German sportswear maker Adidas expects first-quarter sales to drop by up to €1 billion in greater China due to the coronavirus.

The company said today while business is picking up there it is now being hit in Japan and South Korea. 

China accounted for 20% of Adidas sales in 2018. It sells its products from about 12,000 stores in China, most franchises plus fewer than 500 of its own stores. Almost a fifth of its shoes and apparel are produced in the country. 

Adidas warned last month that its business in the greater China area had dropped by about 85% year on year in the period since Chinese New Year on January 25.

It said today it had started to see a "slight improvement" in business activity in greater China, while shopper traffic was now deteriorating in Japan and South Korea, and the impact on other countries was uncertain.

In greater China, Adidas cancelled all shipments to wholesale partners in February and it said it plans to clear excess inventory through its own channels during the rest of the year. 

It expects sales in greater China in the first quarter to fall by between €800m and €1 billion and operating profit to decline by between €400-500m. 

While its supply chain has faced disruptions, Adidas most of its factories in China were operating again and its global sourcing activities had not been hit so far.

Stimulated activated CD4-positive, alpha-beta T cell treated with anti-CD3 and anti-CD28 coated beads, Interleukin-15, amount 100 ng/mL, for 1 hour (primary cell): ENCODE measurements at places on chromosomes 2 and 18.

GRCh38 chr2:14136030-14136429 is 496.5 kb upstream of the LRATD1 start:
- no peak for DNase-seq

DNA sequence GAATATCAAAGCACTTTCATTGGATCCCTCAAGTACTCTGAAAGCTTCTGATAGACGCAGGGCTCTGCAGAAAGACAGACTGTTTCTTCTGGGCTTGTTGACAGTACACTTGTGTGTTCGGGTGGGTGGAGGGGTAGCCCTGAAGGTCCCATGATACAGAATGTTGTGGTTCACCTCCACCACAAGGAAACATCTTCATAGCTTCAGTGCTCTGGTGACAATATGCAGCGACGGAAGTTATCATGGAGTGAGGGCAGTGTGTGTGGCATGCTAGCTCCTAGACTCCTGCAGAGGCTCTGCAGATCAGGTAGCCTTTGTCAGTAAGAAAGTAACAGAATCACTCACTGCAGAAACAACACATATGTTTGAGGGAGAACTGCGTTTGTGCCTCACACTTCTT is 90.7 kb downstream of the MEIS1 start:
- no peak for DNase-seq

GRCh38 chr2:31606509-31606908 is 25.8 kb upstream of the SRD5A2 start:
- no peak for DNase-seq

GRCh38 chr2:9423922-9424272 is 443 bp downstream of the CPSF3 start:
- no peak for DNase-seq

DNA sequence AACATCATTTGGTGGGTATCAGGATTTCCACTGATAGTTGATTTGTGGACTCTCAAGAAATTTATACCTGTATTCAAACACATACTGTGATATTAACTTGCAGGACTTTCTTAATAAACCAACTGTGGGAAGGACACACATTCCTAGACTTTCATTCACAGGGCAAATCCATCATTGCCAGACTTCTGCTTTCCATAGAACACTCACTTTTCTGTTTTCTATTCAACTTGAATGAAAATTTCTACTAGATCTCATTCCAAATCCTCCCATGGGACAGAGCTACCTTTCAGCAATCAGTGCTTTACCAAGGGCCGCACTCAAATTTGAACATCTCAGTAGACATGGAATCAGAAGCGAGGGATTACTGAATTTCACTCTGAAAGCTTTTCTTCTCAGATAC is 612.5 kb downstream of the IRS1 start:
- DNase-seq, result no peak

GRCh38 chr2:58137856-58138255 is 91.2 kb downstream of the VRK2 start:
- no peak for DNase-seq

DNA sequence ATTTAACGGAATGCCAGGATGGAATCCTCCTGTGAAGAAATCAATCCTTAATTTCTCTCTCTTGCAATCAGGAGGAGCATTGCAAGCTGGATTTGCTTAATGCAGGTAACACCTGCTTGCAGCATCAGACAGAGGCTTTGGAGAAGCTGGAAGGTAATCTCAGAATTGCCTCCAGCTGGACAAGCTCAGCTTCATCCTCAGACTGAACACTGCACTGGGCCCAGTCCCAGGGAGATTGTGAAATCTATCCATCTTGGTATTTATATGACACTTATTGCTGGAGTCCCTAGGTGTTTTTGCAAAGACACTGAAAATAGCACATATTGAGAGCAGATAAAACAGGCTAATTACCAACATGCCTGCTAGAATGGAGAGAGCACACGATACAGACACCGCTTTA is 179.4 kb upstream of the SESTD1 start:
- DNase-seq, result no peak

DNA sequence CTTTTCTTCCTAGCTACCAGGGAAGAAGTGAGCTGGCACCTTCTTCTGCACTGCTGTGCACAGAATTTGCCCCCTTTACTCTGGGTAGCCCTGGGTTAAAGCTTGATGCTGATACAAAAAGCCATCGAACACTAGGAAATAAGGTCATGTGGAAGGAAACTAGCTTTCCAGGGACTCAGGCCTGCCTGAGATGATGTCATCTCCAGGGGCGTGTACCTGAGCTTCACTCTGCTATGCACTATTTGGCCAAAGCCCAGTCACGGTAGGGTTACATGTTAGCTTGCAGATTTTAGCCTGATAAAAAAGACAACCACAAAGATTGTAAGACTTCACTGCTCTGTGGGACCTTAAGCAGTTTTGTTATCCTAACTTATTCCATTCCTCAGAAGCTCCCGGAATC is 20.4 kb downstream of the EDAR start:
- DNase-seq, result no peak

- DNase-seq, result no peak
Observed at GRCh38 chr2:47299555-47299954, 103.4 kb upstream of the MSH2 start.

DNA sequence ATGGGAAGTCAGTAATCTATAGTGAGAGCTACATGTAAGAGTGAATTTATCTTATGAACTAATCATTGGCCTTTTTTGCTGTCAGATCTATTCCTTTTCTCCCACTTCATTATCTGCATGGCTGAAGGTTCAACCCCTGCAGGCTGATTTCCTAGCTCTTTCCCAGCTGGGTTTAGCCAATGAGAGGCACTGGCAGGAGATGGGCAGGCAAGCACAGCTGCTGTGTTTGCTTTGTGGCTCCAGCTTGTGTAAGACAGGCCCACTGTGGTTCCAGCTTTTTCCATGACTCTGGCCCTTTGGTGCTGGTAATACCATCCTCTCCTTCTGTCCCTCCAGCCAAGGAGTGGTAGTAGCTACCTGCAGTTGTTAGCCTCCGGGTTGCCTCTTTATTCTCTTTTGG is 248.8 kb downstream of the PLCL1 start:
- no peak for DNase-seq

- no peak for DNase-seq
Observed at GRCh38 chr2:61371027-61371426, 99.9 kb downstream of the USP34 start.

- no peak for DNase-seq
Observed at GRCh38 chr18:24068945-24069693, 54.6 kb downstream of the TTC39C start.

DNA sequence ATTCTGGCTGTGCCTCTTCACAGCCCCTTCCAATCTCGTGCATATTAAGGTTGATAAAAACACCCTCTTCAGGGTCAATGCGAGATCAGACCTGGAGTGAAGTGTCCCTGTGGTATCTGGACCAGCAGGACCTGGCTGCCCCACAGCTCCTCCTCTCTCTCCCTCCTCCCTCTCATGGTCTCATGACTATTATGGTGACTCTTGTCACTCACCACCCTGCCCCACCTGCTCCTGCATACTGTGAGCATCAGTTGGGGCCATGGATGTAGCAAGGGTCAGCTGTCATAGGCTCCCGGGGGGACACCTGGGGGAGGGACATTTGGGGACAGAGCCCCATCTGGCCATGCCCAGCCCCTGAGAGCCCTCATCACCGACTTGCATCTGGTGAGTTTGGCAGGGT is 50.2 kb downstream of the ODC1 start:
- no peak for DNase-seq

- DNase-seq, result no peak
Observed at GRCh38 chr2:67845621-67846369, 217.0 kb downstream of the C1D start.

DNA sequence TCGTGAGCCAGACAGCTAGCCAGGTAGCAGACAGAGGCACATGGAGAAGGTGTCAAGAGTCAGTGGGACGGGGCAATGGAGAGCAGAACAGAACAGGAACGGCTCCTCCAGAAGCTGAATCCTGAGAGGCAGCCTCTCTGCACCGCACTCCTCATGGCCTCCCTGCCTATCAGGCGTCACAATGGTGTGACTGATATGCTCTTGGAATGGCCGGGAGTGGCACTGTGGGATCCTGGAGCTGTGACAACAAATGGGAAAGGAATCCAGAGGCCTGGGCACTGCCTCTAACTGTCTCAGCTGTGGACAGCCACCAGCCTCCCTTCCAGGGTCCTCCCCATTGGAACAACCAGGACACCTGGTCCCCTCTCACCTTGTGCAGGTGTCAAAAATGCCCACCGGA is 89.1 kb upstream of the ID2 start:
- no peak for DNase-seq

Adidas forecast currency-neutral sales to increase by between 6% and 8% for the full year and for its operating margin to rise by between 10.5% and 11.8%.

But it said the outlook did not include any impact from the coronavirus outbreak. 

Adidas said it remained "fully confident" about its future growth prospects due to its strong positioning in an attractive industry despite the temporary challenges posed by the coronavirus outbreak. 

The company said its fourth-quarter sales rose a currency-adjusted 10% to €5.84 billion, while operating profit came in at €245m, missing analysts' mean forecasts of €5.88 billion and €288m, respectively. 

Currency-neutral sales grew 18% in greater China, 10% in North America and 14% in Europe.

Europe saw a big rebound from declines in the first half of 2019 after the firm took steps to reduce its reliance on its Originals fashion line.